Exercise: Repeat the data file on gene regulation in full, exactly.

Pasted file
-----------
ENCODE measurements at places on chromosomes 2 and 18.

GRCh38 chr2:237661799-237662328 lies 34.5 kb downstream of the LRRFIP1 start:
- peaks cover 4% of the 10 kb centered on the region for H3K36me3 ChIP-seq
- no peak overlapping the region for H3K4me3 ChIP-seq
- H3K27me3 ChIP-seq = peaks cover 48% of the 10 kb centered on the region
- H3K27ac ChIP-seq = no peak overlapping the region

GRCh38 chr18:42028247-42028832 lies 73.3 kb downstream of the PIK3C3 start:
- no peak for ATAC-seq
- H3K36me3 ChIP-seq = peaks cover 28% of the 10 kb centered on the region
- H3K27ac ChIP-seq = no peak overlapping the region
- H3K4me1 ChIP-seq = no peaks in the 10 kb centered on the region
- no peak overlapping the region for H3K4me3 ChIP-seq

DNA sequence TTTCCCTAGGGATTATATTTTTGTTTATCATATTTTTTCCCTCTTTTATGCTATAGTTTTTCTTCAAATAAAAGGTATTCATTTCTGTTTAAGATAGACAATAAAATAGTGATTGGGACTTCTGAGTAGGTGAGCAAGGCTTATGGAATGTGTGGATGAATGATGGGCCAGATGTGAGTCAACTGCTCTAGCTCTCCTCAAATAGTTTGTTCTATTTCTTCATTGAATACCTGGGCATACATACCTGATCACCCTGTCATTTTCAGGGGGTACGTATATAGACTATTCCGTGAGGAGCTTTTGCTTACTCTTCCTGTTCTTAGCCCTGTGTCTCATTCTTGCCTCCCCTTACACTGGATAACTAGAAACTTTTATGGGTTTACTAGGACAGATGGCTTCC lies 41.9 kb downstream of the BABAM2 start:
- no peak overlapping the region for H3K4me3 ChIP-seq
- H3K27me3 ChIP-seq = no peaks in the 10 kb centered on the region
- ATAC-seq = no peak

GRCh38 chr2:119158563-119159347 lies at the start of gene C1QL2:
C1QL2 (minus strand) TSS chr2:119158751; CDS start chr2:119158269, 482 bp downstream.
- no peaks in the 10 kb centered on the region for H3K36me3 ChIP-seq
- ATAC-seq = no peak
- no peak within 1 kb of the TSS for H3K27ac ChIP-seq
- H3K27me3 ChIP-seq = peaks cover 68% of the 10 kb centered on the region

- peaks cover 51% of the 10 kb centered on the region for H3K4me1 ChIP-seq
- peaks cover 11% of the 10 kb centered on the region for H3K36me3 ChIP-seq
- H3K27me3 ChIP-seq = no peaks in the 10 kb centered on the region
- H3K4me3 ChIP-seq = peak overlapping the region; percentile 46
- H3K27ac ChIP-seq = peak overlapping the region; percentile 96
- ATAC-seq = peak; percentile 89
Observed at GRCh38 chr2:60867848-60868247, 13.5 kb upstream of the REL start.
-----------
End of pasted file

ENCODE measurements at places on chromosomes 2 and 18.

GRCh38 chr2:237661799-237662328 lies 34.5 kb downstream of the LRRFIP1 start:
- peaks cover 4% of the 10 kb centered on the region for H3K36me3 ChIP-seq
- no peak overlapping the region for H3K4me3 ChIP-seq
- H3K27me3 ChIP-seq = peaks cover 48% of the 10 kb centered on the region
- H3K27ac ChIP-seq = no peak overlapping the region

GRCh38 chr18:42028247-42028832 lies 73.3 kb downstream of the PIK3C3 start:
- no peak for ATAC-seq
- H3K36me3 ChIP-seq = peaks cover 28% of the 10 kb centered on the region
- H3K27ac ChIP-seq = no peak overlapping the region
- H3K4me1 ChIP-seq = no peaks in the 10 kb centered on the region
- no peak overlapping the region for H3K4me3 ChIP-seq

DNA sequence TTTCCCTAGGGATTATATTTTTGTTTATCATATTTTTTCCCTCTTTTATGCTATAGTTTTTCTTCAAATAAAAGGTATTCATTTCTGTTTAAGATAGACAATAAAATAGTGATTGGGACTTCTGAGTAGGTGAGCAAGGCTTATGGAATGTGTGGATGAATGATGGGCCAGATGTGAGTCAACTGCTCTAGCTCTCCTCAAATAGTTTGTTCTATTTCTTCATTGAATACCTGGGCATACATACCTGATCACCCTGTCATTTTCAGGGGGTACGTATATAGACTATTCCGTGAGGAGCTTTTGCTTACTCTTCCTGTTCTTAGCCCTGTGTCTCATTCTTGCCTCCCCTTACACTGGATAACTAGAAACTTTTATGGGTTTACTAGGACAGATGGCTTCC lies 41.9 kb downstream of the BABAM2 start:
- no peak overlapping the region for H3K4me3 ChIP-seq
- H3K27me3 ChIP-seq = no peaks in the 10 kb centered on the region
- ATAC-seq = no peak

GRCh38 chr2:119158563-119159347 lies at the start of gene C1QL2:
C1QL2 (minus strand) TSS chr2:119158751; CDS start chr2:119158269, 482 bp downstream.
- no peaks in the 10 kb centered on the region for H3K36me3 ChIP-seq
- ATAC-seq = no peak
- no peak within 1 kb of the TSS for H3K27ac ChIP-seq
- H3K27me3 ChIP-seq = peaks cover 68% of the 10 kb centered on the region

- peaks cover 51% of the 10 kb centered on the region for H3K4me1 ChIP-seq
- peaks cover 11% of the 10 kb centered on the region for H3K36me3 ChIP-seq
- H3K27me3 ChIP-seq = no peaks in the 10 kb centered on the region
- H3K4me3 ChIP-seq = peak overlapping the region; percentile 46
- H3K27ac ChIP-seq = peak overlapping the region; percentile 96
- ATAC-seq = peak; percentile 89
Observed at GRCh38 chr2:60867848-60868247, 13.5 kb upstream of the REL start.